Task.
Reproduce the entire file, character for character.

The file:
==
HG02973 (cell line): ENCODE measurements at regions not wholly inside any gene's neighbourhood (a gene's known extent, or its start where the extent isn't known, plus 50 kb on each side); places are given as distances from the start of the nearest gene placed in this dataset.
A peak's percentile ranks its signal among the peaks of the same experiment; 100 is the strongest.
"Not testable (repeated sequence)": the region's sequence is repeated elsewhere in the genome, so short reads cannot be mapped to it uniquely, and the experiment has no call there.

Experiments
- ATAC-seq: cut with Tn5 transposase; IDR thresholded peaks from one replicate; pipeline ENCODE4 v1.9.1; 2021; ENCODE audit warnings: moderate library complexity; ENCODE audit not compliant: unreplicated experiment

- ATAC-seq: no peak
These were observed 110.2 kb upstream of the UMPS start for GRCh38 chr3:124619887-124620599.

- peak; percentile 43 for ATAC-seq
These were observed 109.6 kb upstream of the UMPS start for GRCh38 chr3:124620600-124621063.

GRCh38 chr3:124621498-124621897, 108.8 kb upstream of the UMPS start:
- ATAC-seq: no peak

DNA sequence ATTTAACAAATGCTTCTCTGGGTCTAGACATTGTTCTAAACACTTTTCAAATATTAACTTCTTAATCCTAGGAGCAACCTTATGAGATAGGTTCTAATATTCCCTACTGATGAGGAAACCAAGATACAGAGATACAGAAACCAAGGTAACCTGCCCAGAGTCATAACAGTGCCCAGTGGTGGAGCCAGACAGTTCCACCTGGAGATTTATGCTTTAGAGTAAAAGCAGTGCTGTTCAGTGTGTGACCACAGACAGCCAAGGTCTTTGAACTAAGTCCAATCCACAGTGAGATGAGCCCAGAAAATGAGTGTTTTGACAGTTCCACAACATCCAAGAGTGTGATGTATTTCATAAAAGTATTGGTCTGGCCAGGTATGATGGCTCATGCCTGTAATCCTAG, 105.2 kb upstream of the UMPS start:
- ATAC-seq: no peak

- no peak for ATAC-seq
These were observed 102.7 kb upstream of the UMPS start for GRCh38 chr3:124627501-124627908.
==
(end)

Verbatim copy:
HG02973 (cell line): ENCODE measurements at regions not wholly inside any gene's neighbourhood (a gene's known extent, or its start where the extent isn't known, plus 50 kb on each side); places are given as distances from the start of the nearest gene placed in this dataset.
A peak's percentile ranks its signal among the peaks of the same experiment; 100 is the strongest.
"Not testable (repeated sequence)": the region's sequence is repeated elsewhere in the genome, so short reads cannot be mapped to it uniquely, and the experiment has no call there.

Experiments
- ATAC-seq: cut with Tn5 transposase; IDR thresholded peaks from one replicate; pipeline ENCODE4 v1.9.1; 2021; ENCODE audit warnings: moderate library complexity; ENCODE audit not compliant: unreplicated experiment

- ATAC-seq: no peak
These were observed 110.2 kb upstream of the UMPS start for GRCh38 chr3:124619887-124620599.

- peak; percentile 43 for ATAC-seq
These were observed 109.6 kb upstream of the UMPS start for GRCh38 chr3:124620600-124621063.

GRCh38 chr3:124621498-124621897, 108.8 kb upstream of the UMPS start:
- ATAC-seq: no peak

DNA sequence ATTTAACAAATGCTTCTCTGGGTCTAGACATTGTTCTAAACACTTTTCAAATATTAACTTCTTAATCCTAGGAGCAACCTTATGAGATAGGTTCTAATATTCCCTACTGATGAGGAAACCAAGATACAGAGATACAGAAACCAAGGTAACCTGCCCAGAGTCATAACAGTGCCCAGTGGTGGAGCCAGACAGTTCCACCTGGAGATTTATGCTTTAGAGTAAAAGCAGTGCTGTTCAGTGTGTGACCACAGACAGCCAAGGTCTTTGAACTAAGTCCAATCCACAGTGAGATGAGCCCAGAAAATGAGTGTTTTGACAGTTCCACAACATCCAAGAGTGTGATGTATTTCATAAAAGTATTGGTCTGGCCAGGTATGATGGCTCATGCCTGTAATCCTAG, 105.2 kb upstream of the UMPS start:
- ATAC-seq: no peak

- no peak for ATAC-seq
These were observed 102.7 kb upstream of the UMPS start for GRCh38 chr3:124627501-124627908.